Nerves have many axons that branch off from it. It a nerve is severed, the axons distal to the nerve will be disrupted. The axons proximal to where the nerve was severed will not be disrupted.

16

Explain why nerve damage may be permanent.

Nerve damage may be permanent if the myelin and the nerve can't be reconnected due to c.t. blocking

- c.t. can scar over so that the nerve and myelin can't join together

17

Explain why severance of a nerve at a given location does not disrupt the functions of the nerve proximal to the site of injury.

Nerves have many axons that branch off from it. It a nerve is severed, the axons distal to the nerve will be disrupted. The axons peripheral to where the nerve was severed will not be disrupted.

18

Explain why nerve damage may be permanent.

nerves have slow regenerative capacity

19

Define the brachial plexus and state the sensory and motor functions of its four most significant derivatives.

Brachial Plexus: supply nerves to the superior limb

Musculocutaneous Nerve:

-motor to: biceps brachii m. , corocobrachialis m., brachialis m.

- sensory from: skin of the anterior antebrachium and skin on the lateral half of the posterior antebrachium

Ulnar Nerve:

- motor to: anterior antebrachial muscle and the m. of the manus

-sensory from: skin of the manus
( lateral 2/3 of manus)

Medial Nerve:

- motor to: anterior antebrachial m. and the m. of the manus

- sensory from: skin of the manus
(medial 1/3 of manus)

Radial Nerve:

- motor to: posterior m. of brachium and antebrachium (the extensors of elbow, carpal, and digital joints)

20

Define lumbosacral plexus and state the sensory and motor functions of its largest derivatives. Include the two named branches of the latter.

Lumbosacral plexus: nerves that supply the inferior limbs (consists of lumbar plexus combined with sacral plexus)

Femoral Nerve:
- motor to: the pectineus and sartorius muscles, and the quadriceps femoris muscle
(also goes to medial crus)

Obturator Nerve:
- motor to: the medial muscles of the thigh and external obturator muscle
- sensory to: skin on medial aspect of thigh

Sciatic Nerve: (largest nerve in the body)
- motor to: posterior thigh muscles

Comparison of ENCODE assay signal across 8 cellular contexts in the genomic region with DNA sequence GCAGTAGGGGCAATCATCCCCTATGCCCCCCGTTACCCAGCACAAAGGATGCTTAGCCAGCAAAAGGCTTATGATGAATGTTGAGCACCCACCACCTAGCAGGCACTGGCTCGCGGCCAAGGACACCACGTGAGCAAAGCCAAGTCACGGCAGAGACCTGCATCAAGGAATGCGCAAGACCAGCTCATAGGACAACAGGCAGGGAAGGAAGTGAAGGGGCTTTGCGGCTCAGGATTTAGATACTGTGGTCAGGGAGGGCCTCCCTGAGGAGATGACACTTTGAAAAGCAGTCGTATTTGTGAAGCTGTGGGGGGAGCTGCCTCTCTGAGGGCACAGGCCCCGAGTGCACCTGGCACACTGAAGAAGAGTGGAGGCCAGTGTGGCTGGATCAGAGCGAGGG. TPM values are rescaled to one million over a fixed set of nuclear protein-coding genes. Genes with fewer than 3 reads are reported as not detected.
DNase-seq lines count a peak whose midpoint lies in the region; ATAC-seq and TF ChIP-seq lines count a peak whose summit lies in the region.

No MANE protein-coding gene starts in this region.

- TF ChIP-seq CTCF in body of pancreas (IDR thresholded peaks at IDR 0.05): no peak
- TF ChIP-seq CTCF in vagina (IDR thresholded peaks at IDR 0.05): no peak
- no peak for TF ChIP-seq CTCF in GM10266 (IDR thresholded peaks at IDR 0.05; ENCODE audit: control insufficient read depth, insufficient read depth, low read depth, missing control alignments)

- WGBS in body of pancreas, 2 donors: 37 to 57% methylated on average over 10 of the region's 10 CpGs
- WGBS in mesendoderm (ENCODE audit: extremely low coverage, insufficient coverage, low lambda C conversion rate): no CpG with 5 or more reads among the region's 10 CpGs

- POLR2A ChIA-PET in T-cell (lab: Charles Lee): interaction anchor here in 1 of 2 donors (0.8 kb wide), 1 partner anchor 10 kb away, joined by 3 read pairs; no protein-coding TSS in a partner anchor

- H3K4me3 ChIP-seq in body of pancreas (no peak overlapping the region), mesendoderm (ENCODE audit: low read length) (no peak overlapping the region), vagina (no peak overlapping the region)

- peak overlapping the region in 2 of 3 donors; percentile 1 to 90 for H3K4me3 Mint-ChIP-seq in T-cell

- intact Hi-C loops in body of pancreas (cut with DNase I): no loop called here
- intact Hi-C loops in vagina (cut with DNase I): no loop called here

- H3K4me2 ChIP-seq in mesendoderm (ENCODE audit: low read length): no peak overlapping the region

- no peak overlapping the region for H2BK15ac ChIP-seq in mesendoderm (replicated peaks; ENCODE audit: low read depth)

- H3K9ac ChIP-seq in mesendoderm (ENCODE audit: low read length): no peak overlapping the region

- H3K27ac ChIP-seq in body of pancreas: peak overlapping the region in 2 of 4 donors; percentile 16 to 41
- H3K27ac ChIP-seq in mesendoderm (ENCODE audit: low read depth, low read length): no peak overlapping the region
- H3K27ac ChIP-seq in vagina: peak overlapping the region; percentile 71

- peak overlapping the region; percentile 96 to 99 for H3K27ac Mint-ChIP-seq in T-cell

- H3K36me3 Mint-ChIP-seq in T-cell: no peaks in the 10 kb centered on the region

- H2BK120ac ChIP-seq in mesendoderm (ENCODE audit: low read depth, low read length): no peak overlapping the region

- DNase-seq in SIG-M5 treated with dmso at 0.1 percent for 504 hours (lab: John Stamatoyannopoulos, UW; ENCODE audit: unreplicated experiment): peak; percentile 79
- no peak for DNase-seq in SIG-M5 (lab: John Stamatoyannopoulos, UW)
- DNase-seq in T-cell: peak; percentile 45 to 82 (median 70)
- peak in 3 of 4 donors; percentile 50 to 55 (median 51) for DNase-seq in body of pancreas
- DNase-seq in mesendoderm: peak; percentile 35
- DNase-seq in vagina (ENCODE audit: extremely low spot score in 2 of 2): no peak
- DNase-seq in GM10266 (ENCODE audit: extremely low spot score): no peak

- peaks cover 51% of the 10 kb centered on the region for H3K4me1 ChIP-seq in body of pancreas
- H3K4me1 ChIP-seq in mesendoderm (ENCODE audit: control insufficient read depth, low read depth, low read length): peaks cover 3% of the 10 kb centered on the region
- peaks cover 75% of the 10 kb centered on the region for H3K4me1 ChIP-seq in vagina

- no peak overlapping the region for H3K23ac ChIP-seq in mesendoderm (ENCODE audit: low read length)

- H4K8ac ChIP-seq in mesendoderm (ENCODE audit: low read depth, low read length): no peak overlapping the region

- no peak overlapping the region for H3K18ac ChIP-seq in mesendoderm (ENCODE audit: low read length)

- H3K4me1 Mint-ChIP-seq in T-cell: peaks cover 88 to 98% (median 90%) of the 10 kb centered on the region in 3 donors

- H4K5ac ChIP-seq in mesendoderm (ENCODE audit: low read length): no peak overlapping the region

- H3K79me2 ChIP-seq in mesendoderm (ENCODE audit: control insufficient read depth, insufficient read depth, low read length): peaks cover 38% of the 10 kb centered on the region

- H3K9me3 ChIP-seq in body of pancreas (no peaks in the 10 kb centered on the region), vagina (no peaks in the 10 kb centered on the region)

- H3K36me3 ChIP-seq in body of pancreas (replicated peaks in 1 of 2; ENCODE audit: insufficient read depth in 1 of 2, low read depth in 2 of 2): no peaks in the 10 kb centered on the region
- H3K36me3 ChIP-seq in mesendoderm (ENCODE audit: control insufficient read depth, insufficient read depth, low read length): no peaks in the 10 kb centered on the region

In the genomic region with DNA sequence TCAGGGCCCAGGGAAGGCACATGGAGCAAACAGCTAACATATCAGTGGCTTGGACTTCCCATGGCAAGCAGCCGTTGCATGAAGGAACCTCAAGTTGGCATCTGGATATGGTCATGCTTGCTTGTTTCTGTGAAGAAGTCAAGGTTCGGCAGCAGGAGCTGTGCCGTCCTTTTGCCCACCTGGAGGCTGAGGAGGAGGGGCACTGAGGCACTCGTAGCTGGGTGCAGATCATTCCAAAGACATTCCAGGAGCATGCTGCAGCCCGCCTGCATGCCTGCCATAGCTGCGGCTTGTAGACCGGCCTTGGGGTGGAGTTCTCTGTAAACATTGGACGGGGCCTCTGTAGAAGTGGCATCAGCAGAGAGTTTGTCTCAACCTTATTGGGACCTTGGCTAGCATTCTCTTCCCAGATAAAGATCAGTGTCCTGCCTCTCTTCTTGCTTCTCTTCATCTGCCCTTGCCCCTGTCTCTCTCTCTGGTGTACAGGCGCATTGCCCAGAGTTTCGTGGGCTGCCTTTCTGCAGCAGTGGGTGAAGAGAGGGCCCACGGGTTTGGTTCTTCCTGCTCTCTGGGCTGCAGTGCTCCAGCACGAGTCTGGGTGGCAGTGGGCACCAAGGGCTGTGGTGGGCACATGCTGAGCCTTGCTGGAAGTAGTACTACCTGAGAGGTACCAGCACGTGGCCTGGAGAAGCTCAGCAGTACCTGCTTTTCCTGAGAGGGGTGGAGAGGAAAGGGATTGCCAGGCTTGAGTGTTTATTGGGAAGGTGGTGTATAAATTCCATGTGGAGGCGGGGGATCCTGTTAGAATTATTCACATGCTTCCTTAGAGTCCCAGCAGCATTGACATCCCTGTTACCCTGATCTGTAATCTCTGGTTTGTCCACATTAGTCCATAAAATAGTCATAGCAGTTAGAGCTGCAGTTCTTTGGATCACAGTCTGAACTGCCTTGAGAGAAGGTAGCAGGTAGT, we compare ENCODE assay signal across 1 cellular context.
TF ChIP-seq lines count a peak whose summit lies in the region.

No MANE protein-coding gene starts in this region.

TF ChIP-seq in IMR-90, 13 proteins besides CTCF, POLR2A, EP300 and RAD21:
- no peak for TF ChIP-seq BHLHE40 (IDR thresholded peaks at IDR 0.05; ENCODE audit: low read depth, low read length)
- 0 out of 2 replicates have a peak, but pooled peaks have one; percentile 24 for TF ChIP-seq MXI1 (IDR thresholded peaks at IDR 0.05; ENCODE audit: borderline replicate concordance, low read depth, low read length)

1. Tibial Nerve (posterior muscles of crus and few muscles of the pes)

2. Common Fibular Nerve (anterior muscles of crus and few muscles of pes)

(also motor to skin of the foot and most skin on the anterior, lateral, and posterior aspects of the crus)


21

Compare sensory and autonomic ganglia in regard to the presence of synapses, the functional types of neurons present, and the cranial nerves which have them.

Sensory Ganglia:
- no synapses
- Pseudounipolar and Bipolar neurons
- on posterior roots of spinal cord and found in most of the cranial nerves (5,7,8,9,10)

Autonomic Ganglia:
- synapses

- Sympathetic Trunk Ganglia: occur along sympathetic trunk and are synaptic sites for pre and post ganglionic sympathetic neurons

- Named peripheral ganglia: cranial nerves 3,7,9,10 (as well as named ganglia within the thoracic and abdominal cavities)

- Terminal (intramural ganglia): in the walls of the organs innervated

22

Divide the senses into general and special categories.

General Categories: pain, pressure, heat, cold, touch

Special Categories: audition, vision, olfaction, gustation, equilibrium

23

Classify Sensory Receptors based on type of energy transduced.

Mechanoreceptors: pressure, vibration, touch, stretch, hair movement

Chemoreceptors: activated by specific chemicals (taste buds and olfactory cells)

Photoreceptors: light

Thermoreceptors: heat, cold

Nociceptors: pain receptors, respond to chemicals released during tissue damage

24

Classify sensory receptors based on locus of sensory information.

Exteroreceptors: external environment
- ex) skin, taste, hearing, vision, smell)

Visceroreceptors (interoceptors) : in deep body organs (visceral organs)
- ex) hunger, thirst, nausea

Proprioceptors: joints, tendons, muscles bellies, internal ear
- ex) balance, body position, and movement

25

Classify cutaneous receptors.